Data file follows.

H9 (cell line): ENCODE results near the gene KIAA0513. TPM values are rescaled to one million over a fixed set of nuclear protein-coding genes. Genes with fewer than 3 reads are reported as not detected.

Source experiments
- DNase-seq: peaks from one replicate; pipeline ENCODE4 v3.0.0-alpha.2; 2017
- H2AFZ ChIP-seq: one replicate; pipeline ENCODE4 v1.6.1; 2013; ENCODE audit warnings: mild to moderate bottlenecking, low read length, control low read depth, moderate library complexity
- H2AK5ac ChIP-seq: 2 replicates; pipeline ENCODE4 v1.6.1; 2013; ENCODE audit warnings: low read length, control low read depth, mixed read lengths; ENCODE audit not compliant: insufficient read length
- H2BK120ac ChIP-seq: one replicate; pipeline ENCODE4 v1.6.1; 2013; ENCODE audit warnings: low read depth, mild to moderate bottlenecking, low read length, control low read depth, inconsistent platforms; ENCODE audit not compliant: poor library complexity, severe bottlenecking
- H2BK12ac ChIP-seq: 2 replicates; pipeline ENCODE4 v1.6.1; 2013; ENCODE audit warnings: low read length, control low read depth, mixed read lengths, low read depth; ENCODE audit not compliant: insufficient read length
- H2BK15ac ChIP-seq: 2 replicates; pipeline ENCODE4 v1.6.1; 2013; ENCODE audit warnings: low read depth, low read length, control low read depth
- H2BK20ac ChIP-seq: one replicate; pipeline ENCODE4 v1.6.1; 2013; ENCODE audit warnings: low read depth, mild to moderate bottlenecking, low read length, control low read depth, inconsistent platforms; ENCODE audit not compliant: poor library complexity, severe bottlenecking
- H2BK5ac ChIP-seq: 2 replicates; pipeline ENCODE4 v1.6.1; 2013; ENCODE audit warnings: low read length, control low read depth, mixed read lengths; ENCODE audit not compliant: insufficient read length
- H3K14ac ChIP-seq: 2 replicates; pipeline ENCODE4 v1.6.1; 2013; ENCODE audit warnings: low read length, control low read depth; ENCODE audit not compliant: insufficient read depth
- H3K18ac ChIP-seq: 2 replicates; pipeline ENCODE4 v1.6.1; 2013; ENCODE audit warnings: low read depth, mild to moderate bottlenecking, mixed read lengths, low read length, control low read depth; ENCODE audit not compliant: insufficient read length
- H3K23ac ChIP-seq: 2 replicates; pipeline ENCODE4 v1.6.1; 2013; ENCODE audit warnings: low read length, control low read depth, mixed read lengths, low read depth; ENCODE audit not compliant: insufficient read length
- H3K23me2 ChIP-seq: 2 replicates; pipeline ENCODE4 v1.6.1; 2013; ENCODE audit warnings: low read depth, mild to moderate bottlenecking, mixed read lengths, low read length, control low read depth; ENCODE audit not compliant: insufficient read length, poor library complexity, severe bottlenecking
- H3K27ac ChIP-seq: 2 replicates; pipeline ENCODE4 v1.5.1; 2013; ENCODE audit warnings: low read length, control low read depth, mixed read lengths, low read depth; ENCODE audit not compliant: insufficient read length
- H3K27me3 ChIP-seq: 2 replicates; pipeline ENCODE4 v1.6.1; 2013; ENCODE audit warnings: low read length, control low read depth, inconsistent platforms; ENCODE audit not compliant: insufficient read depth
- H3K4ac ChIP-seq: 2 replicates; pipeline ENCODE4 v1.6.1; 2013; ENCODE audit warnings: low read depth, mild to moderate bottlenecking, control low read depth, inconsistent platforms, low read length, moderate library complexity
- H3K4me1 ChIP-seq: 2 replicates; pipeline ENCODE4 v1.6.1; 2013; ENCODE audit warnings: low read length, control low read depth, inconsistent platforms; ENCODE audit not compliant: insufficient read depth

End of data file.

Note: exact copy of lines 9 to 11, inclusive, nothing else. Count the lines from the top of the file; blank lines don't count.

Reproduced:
- H2BK20ac ChIP-seq: one replicate; pipeline ENCODE4 v1.6.1; 2013; ENCODE audit warnings: low read depth, mild to moderate bottlenecking, low read length, control low read depth, inconsistent platforms; ENCODE audit not compliant: poor library complexity, severe bottlenecking
- H2BK5ac ChIP-seq: 2 replicates; pipeline ENCODE4 v1.6.1; 2013; ENCODE audit warnings: low read length, control low read depth, mixed read lengths; ENCODE audit not compliant: insufficient read length
- H3K14ac ChIP-seq: 2 replicates; pipeline ENCODE4 v1.6.1; 2013; ENCODE audit warnings: low read length, control low read depth; ENCODE audit not compliant: insufficient read depth